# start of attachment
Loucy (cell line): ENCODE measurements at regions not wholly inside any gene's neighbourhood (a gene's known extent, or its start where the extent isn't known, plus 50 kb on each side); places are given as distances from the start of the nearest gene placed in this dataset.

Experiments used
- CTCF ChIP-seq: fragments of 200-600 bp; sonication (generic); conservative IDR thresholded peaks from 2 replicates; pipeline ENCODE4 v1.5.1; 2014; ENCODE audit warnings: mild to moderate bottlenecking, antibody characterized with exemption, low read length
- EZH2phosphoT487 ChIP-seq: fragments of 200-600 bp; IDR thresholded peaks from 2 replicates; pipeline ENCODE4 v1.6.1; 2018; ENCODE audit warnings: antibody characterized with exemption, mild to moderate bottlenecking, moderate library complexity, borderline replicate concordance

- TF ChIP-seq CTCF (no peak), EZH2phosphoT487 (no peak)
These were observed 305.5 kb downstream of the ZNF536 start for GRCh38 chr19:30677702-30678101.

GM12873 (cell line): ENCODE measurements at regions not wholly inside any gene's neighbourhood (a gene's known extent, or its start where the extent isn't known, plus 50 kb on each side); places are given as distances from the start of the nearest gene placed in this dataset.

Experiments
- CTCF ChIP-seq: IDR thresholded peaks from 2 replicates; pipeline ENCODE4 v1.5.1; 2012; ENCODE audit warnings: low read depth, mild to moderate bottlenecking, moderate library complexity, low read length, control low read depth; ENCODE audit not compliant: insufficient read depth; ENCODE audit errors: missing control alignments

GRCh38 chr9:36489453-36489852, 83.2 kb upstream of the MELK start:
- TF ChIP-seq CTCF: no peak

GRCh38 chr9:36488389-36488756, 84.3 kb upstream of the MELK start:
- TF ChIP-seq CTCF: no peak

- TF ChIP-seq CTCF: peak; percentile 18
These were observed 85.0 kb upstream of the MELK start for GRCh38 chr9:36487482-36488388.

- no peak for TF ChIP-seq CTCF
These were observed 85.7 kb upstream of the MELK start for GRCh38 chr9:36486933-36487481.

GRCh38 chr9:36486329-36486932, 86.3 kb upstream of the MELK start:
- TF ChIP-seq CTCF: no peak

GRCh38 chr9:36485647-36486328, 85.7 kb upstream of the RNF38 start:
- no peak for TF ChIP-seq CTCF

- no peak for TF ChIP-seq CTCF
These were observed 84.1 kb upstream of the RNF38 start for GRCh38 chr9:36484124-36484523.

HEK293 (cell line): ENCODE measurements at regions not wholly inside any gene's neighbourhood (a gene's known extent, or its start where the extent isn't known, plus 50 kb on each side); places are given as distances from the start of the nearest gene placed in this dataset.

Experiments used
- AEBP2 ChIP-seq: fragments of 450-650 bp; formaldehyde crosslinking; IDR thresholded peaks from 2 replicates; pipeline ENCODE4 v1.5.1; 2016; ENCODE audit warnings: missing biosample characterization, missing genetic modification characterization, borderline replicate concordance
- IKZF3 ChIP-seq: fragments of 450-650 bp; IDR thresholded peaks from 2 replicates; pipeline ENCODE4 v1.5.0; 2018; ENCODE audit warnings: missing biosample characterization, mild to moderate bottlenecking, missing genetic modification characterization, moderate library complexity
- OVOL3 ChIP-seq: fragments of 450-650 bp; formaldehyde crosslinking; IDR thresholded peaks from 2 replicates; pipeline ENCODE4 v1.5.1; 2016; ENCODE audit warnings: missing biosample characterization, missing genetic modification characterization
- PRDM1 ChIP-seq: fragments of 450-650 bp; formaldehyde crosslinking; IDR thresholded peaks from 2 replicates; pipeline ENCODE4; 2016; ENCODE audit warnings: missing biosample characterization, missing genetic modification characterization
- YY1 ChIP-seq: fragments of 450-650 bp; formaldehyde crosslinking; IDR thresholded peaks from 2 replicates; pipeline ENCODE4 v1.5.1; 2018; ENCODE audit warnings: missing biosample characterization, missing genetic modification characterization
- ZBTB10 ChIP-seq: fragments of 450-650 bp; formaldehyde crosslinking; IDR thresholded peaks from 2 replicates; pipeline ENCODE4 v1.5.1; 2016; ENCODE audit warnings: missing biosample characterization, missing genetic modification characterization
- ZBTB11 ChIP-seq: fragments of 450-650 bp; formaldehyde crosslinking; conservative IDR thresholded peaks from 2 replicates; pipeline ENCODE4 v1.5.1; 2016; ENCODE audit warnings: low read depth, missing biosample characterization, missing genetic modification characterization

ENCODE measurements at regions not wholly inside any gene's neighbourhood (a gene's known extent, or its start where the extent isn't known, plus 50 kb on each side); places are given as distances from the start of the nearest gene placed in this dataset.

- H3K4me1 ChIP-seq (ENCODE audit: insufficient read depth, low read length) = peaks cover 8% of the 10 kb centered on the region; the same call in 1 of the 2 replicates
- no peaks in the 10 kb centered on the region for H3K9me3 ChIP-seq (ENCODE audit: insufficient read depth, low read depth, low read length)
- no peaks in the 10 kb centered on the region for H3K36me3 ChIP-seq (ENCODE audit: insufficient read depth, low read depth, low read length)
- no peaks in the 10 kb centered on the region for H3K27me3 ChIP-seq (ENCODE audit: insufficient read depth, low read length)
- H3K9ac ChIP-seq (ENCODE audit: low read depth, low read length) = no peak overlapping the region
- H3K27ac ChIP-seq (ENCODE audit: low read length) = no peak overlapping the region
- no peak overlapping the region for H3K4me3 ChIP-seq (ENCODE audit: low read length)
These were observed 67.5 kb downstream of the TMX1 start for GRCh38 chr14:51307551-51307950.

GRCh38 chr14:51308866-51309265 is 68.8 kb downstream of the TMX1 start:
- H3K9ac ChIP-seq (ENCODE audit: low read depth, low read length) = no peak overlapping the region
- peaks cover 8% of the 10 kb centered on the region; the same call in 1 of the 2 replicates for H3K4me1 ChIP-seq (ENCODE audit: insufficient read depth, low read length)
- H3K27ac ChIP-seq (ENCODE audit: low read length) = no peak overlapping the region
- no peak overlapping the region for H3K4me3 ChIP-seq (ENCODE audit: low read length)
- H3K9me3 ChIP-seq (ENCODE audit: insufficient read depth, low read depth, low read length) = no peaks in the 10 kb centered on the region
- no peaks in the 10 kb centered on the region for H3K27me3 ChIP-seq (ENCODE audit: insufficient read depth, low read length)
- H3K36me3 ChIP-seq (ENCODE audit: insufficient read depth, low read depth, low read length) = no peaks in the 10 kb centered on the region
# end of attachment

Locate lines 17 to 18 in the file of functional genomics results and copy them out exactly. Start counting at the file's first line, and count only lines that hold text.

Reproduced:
These were observed 85.7 kb upstream of the MELK start for GRCh38 chr9:36486933-36487481.

GRCh38 chr9:36486329-36486932, 86.3 kb upstream of the MELK start: